EDITORIAL: Of free speech and politics


THE United States election cycle has been simultaneously gripping, amusing and downright baffling. One of the more recent snafus has been Melania Trump’s admitted plagiarism of some of Michelle Obama’s 2008 speech. First brought to the public’s attention by an out-of-work journalist who posted the similarities on social media, it then snowballed into a bizarre circus that introduced the children’s show “My Little Pony” into the matter as a form of defence. Fact sometimes is indeed stranger than fiction.
Of course, anything that juicy in politics of the modern era means that memes, gifs and video clips have been made to poke fun at the matter. In one particularly memorable set of memes, a hashtag was created of “famous” quotes by Mrs. Trump that were ironically and hilariously famous lines from others in history. The intersection of entertainment, commentary of serious matters and late night laughs has kept this particular election one of the more interesting ones in recent memory. However, it does feel at times that these blown-out-of-proportion, amusing gaffes distract more than educate, and gloss over just how serious the stakes are. Choosing a political candidate should be focused on the candidate and his or her policies, abilities and intentions. We are aware, however, that – even here in the Caribbean – a generous splash of entertainment sways people more often than they may wish to admit.
Given the fervent online interactions between commentators, it brings to mind an interesting debate about freedom of speech and how some people believe they have the right to say anything they want to online. Political spectacles have moved to a truly technological phase and as one would expect, the online barrage is at times relentless. However, just because one can say anything one wishes, does not always mean one should, or that it is prudent to do so. Two contrasting cases – though not directly political – are of interest. African-American actress Leslie Jones was recently hit by a barrage of offensive tweets with some messages comparing her to a gorilla. Twitter permanently banned the man deemed responsible for the attacks; in response, his supporters created a hashtag defending his freedom to say whatever he wanted online.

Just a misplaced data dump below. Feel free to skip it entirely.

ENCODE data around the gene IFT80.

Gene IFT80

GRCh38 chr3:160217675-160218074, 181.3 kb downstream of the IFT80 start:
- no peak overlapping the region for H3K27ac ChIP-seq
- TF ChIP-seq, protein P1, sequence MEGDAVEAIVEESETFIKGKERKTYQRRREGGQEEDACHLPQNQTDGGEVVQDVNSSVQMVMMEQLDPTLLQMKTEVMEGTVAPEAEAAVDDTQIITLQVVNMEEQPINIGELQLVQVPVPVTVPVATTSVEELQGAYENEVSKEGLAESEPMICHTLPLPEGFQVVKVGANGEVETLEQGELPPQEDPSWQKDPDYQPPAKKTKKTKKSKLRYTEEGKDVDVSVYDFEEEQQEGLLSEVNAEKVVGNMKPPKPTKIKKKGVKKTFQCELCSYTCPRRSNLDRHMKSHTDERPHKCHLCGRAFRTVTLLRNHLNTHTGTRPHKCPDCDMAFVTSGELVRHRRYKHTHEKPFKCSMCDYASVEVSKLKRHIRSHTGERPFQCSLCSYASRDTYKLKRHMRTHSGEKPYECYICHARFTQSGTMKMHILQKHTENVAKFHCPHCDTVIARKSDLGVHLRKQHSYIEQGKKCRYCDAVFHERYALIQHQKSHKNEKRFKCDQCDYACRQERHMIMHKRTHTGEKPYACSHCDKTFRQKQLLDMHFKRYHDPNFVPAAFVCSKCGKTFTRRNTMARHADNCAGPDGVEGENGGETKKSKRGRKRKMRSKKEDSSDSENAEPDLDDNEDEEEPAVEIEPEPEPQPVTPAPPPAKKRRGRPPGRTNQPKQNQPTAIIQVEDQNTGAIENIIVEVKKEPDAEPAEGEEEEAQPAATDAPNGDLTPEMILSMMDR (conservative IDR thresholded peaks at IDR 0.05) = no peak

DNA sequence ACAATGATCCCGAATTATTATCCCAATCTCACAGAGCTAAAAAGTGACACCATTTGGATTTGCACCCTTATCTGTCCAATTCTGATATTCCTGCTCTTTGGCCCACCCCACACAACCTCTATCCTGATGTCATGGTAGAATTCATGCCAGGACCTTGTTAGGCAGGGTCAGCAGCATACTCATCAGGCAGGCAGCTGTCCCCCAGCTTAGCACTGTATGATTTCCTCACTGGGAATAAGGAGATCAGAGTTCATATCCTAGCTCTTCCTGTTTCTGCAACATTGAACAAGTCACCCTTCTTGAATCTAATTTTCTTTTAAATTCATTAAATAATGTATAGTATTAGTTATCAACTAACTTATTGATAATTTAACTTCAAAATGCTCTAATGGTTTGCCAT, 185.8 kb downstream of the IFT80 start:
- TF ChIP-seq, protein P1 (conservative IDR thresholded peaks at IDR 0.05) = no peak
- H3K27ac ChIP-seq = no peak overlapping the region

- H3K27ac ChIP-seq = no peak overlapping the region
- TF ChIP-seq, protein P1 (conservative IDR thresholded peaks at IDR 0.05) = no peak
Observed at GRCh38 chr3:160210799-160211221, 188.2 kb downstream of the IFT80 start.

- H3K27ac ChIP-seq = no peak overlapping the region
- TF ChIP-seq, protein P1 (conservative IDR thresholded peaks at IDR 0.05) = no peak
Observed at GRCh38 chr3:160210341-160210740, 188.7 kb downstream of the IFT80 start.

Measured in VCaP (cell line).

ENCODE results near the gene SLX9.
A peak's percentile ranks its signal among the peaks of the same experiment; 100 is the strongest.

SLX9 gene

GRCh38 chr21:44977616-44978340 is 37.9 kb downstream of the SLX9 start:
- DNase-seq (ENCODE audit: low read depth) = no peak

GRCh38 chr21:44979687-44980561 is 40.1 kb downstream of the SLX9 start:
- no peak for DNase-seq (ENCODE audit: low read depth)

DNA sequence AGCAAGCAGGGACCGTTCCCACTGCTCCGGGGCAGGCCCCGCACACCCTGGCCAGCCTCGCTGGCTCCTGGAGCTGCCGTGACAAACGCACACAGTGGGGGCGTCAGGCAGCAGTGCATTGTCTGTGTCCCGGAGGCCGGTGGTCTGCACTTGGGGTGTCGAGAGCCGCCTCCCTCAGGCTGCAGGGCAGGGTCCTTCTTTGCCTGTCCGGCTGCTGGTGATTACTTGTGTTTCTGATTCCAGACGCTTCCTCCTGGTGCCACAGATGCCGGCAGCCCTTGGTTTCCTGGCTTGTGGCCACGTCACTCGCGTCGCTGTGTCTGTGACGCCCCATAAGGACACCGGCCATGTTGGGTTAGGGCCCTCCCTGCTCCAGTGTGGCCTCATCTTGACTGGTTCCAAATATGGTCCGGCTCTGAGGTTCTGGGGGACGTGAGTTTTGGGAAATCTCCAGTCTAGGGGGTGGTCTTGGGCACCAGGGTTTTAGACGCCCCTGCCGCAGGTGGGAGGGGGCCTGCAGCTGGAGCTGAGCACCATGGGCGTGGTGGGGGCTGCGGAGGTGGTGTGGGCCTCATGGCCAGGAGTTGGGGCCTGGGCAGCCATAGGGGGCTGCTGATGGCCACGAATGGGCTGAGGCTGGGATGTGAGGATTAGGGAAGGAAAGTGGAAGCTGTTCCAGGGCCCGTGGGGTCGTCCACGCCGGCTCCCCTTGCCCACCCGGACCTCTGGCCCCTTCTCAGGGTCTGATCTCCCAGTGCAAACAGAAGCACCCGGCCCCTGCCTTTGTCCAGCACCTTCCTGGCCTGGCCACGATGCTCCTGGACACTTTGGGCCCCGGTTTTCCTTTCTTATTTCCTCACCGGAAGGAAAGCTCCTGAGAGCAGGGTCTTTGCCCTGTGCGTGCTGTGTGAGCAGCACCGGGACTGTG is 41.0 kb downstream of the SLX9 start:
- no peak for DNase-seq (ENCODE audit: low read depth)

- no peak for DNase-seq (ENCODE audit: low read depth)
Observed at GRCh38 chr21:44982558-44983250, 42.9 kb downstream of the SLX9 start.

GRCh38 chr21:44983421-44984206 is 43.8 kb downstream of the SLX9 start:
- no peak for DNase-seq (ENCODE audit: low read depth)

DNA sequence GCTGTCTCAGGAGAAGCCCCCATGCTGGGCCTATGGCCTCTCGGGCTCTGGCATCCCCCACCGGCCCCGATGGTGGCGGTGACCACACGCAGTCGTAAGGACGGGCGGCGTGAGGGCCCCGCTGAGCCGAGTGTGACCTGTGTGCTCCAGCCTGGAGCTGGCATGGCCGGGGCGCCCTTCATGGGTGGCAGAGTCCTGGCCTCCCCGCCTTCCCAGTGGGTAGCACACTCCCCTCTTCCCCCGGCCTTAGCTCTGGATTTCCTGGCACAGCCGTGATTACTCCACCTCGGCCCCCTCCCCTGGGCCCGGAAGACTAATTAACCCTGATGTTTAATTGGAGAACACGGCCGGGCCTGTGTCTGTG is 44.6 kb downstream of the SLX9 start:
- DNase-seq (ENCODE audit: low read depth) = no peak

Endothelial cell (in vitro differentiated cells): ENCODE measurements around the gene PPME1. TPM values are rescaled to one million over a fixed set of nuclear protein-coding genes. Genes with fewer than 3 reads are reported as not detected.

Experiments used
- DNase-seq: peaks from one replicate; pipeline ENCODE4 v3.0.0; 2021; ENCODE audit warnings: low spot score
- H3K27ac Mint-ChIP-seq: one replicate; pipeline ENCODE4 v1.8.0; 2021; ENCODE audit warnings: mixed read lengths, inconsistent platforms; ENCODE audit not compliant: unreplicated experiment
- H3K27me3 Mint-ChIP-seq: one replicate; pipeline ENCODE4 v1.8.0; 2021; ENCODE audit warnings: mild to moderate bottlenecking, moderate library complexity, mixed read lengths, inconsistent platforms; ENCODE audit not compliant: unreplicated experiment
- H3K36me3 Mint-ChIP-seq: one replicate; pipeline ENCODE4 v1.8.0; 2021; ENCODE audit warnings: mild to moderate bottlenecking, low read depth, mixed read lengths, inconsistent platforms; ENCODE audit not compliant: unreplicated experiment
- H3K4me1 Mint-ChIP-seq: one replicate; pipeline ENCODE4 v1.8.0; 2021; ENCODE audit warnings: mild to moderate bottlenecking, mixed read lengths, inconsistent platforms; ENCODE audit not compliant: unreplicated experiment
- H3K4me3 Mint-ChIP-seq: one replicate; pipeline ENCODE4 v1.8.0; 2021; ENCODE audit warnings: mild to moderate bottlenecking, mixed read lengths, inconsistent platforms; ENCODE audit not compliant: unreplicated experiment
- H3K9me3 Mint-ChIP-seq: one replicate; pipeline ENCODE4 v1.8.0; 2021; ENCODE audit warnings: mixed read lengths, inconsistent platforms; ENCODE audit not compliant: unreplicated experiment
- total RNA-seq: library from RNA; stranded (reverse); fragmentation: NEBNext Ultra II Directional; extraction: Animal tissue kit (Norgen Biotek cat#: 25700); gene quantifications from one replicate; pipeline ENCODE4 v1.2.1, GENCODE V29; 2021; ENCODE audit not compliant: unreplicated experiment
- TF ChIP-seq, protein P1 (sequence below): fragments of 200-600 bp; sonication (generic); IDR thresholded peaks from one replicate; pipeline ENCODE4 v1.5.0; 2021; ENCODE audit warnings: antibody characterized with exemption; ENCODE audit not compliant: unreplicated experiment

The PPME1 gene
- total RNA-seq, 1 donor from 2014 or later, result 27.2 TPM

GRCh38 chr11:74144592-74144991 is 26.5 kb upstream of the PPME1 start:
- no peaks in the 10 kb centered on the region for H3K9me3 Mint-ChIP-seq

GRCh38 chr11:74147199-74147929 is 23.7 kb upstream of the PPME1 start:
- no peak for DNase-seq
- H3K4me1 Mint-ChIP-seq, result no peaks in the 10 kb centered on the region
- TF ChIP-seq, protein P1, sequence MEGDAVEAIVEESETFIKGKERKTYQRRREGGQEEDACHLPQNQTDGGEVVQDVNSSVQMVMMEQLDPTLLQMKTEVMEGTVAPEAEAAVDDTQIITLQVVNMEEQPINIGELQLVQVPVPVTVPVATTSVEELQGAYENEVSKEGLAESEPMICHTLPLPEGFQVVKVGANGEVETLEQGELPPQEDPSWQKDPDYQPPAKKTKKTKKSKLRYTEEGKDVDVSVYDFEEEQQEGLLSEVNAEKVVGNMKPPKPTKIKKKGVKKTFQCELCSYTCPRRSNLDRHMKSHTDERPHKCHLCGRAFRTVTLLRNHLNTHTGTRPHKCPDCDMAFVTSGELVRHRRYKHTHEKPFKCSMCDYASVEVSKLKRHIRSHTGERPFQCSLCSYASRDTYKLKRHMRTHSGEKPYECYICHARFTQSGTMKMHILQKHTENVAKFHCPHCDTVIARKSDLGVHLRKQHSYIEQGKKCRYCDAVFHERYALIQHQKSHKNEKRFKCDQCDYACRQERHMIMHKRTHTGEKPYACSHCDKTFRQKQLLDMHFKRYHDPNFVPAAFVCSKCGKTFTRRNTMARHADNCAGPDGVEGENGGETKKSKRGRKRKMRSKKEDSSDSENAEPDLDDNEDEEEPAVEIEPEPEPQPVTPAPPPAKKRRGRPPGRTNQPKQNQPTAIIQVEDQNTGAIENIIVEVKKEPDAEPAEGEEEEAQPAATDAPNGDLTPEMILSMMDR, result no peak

How does this relate to us in Barbados? A visit to any popular online outlet would show that some people have no problems telling as it is against the party or politician that is targeted. Some online blogs are freely spreading stories that are salacious and damaging to persons’ reputations; whether they are true or not, is another matter all together.
As our political season heats up, we know this election will be keenly contested and bring increased commentary by party faithfuls and neutral observers. Since Barbados is increasingly technologically sophisticated, we anticipate more online chatter on social media blogs. We must remember however in our fervour to express ourselves, we still have to watch the line between passion and spite or vehemence and hatred. Our North American neighbours are instructive enough on the danger of how extreme rhetoric can sway the public to behave strongly and irrationally. We would hope that voters become informed enough to make a calculated thought towards their candidate of choice; unfortunately, that voice of reason is too often drowned out by razzmatazz.

Barbados Advocate

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Advocate Publishers (2000) Inc
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Phone: (246) 467-2000
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